An Interview With Noah’s Neighbor

Photo 19156858 / Noah Ark © Hayk Harutyunyan |

Crrreak. SLAM!

Did you see that? The door closed. All by itself. 

It’s strangely quiet today. Quite a change from the racket of last week. Last week? Who am I kidding? The noise from Noah’s property has been going on for a hundred years now. 

Well, we could use some peace and quiet around here. The jerk. The hammering, the building, that eyesore all started when Noah received a message from God. Seriously? I know. I laughed too.

Let me introduce myself. I’m Simeon. Next-door neighbor to Noah. You’ve heard of Noah: ark builder, recent zookeeper, and now apparently, ship’s captain. Also freakish, God-loving, obnoxious, intolerant, and just plain weird.

God told Noah He was grieved that He had made man. Aww. Poor God. Why would God concern Himself with me? He should mind His own business. Noah said man’s violence made God sick, and He planned to put an end to it. Eeek! I’m scared. God told Noah, or so Noah says, to build this ark so Noah and his family could survive the flood. 

Whatever that is.

Seriously? I supposed to be afraid? Good luck with that. It’s a dog-eat-dog world. Big dogs survive, know what I mean? And this big dog plans on going out on top. 

But Noah says a lot of water’s coming. Okaayy. I tell ya, the guy’s got a screw loose. 

Talking crazy is one thing, but then, he went and built this monstrosity, right in the middle of the neighborhood. He calls it an ark. Three levels, almost five stories high and long enough to take up some very valuable real estate.

He gave me the grand tour last week. Rooms everywhere. Up, down, all over the place. And enough food for an army. 

I asked him, “Noah, who’s all this stuff for? Did you talk the entire town into going with you?” God knows, he’s tried. Enough already. 

He frowned and shook his head. He said he wished he had. He’d prepared the stalls for the animals, but there was plenty of room if we wanted to join him. In fact, he begged me. Pleaded. Ugh! Turned my stomach.

I said, “Animals? Like your flocks? They wouldn’t fill a tenth of the space you’ve got here.” 

He said God told him to take two of each kind of animal, birds, and creatures that move along the ground into the ark, one male, one female, to keep them alive during the flood. 

Yeah, that flood again. I can’t tell you how sick to death I am of hearing about the flood. 

Then, about seven days ago, creatures I’ve never seen before just started showing up. Bugs and bats. Horses and hyenas. Lions and lizards. Birds. Flapping and squawking. Feathers everywhere. What a mess. 

Took Noah a full week to get them in there. Shoot, we set up lawn chairs and watched. The event drew quite the crowd. I provided a running commentary, of course. Sarcasm is my gift. Placed bets too. I really didn’t think that tiger was going in. Lost money on that one.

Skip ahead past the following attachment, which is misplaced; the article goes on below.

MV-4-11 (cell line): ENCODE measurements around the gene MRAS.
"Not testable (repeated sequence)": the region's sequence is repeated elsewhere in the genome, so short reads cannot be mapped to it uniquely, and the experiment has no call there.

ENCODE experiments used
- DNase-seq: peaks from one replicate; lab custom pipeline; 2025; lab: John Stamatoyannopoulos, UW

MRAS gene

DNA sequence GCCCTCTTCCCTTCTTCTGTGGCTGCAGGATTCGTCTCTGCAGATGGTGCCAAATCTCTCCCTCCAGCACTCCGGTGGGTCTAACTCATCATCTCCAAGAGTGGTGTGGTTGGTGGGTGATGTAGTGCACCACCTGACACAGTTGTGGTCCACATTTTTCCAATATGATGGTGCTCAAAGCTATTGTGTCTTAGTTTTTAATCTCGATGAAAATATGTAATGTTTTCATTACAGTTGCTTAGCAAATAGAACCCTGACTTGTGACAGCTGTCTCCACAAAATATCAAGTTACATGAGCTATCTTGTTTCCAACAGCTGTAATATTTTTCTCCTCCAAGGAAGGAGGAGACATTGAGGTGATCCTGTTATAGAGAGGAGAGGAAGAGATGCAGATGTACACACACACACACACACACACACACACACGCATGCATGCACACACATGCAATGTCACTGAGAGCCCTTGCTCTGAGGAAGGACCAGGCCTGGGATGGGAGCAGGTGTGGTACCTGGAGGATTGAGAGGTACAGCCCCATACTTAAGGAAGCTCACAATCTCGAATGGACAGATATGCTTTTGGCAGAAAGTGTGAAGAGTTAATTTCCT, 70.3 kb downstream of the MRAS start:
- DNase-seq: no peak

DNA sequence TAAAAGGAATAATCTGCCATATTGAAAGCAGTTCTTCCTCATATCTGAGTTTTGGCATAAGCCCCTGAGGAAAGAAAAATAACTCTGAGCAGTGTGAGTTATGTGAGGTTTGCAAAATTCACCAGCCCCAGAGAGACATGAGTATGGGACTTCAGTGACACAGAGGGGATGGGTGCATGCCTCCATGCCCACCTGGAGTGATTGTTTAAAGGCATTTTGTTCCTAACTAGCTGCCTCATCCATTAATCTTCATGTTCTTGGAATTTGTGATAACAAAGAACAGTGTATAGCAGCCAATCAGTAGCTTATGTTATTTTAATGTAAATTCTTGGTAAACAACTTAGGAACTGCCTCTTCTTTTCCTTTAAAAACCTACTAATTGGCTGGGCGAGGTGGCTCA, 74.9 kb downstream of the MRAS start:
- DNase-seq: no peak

Then Noah started preaching. Again. That broke up the crowd. My friends and I headed back into town for some fun of our own making. We’ve heard enough of his doom and gloom. 

Got me to thinking, though, I wonder if Noah would be willing to sell the ark once he’s finished with it.  It would make a great pleasure palace. I could really trick it up. It’ll make me a fortune. I could even keep some of the animals for a side show. 

I should have talked to Noah about it yesterday. Of course, the door was open then. 

But today, it closed. And they’re all inside. 

What? Did I think about going with them? No, not really. I mean, what a weirdo. Cooped up with the freak and his freak show for who knows how long? I’ll take my chances. 

And this crazy talk about rain? Why, no one’s ever heard of it before. You’d think if God was going to destroy the whole world, He’d give us a sign or something, you know?

I know. This post is a little different. But I want you to consider a few things.

God is often viewed as a God of judgment in the Old Testament. While God’s holiness requires justice, even the Old Testament reveals His heart desires redemption. Ezekiel 33:11 NIV says, “Say to them, ‘As surely as I live, declares the Sovereign Lord, I take no pleasure in the death of the wicked, but rather that they turn from their ways and live. Turn! Turn from your evil ways! Why will you die, people of Israel?’” 

In the account of Noah in Genesis 6:5-6 NKJV reads, “Then the Lord saw that the wickedness of man was great in the earth, and that every intent of the thoughts of his heart was only evil continually. And the Lord was sorry that He had made man on the earth, and He was grieved in His heart.”

Truth is, I’m quicker to judge than He is. God’s heart grieves over sin. Does mine? Sometimes. 

As hostility toward Christianity increases, I think stories like Noah’s bear some study. What was it like for him and for other godly people like Lot who lived smack dab in the middle of people who not only didn’t know God, but were over their head in sin?